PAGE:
UAMS Researchers Awarded $538,781 Grant to Study Opioid Prescribing and Dispensing

By Ben Boulden

Opioids are medications that relieve pain and include drugs such as hydrocodone, oxycodone, morphine and codeine.

Leading the team are principal investigator Geoff Curran, Ph.D., director of the UAMS Center for Implementation Research and a professor in the UAMS College of Pharmacy Department of Pharmacy Practice and College of Medicine Department of Psychiatry, and co-investigator Bradley Martin, Pharm.D., Ph.D., a professor in the College of Pharmacy Department of Pharmacy Practice and Division Head of Pharmaceutical Evaluation and Policy.

“We are trying to fill knowledge gaps about how people make decisions regarding prescribing and dispensing opioids and the processes they follow to help them make those decisions,” Curran said.

“The crux of what we are studying is the evaluation of legitimate pain management versus the misuse and abuse potential,” Martin said. “It’s how primary care providers from physicians to nurse practitioners walk the line between pain management so as to not be part of a cycle of abuse and diversion.”

The multidisciplinary research team will do face-to-face interviews of 120 people — 15 pharmacists and 15 primary care providers in each of the four states of Arkansas, Idaho, Kentucky and Washington. The $538,781 is included in an overall $1.32 million grant from NIDA to support the multistate study, led Mark Edlund, M.D., Ph.D., at the Research Triangle Institute in North Carolina.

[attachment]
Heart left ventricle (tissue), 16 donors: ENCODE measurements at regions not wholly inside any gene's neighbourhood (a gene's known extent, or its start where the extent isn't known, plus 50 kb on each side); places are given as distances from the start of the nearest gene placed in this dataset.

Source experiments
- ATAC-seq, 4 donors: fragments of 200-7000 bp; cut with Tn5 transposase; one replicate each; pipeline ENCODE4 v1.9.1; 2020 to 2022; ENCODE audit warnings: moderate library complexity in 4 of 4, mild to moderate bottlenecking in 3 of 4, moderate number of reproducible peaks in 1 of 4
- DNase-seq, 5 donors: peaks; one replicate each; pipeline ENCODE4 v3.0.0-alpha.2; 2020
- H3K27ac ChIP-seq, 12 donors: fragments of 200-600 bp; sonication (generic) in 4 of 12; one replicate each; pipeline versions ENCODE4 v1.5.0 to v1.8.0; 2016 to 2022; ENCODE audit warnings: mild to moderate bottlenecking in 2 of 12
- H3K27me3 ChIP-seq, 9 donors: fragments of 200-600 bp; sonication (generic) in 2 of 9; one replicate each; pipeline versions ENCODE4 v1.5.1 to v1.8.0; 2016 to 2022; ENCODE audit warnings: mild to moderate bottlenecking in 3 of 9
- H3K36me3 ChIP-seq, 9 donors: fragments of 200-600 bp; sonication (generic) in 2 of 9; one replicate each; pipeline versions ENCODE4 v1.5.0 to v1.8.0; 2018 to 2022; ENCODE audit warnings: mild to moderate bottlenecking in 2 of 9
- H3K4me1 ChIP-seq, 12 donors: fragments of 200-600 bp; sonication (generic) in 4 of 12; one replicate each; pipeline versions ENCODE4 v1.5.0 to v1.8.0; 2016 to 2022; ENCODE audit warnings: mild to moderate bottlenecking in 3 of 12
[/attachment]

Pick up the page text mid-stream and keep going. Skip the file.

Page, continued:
The results of the qualitative study will be used to construct models of prescribing and dispensing behaviors that will help address the complex problems sometimes associated with opioid prescribing and dependency.

Since 1980, use of opioids to treat chronic pain has increased dramatically. That increase has paralleled increased rates of opioid-use disorders and overdose deaths. Prescription opioid use disorders are the fastest growing form of drug abuse and the most common cause of accidental drug overdose in the United States. The Centers for Disease Control and Prevention has called it an epidemic.

 


UAMS is the state's only health sciences university, with colleges of Medicine, Nursing, Pharmacy, Health Professions and Public Health; a graduate school; hospital; a main campus in Little Rock; a Northwest Arkansas regional campus in Fayetteville; a statewide network of regional campuses; and seven institutes: the Winthrop P. Rockefeller Cancer Institute, Jackson T. Stephens Spine & Neurosciences Institute, Harvey & Bernice Jones Eye Institute, Psychiatric Research Institute, Donald W. Reynolds Institute on Aging, Translational Research Institute and Institute for Digital Health & Innovation. UAMS includes UAMS Health, a statewide health system that encompasses all of UAMS' clinical enterprise including its hospital, regional clinics and clinics it operates or staffs in cooperation with other providers. UAMS is the only adult Level 1 trauma center in the state. U.S. News & World Report recognized UAMS Medical Center as a Best Hospital for 2021-22; ranked its ear, nose and throat program among the top 50 nationwide for the third year; and named five areas as high performing — colon cancer surgery, diabetes, hip replacement, knee replacement and stroke. Forbes magazine ranked UAMS as seventh in the nation on its Best Employers for Diversity list. UAMS also ranked in the top 30% nationwide on Forbes’ Best Employers for Women list and was the only Arkansas employer included. UAMS has 2,876 students, 898 medical residents and six dental residents. It is the state's largest public employer with more than 10,000 employees, including 1,200 physicians who provide care to patients at UAMS, its regional campuses, Arkansas Children's, the VA Medical Center and Baptist Health. Visit www.uams.edu or www.uamshealth.com. Find us on Facebook, Twitter, YouTube or Instagram.

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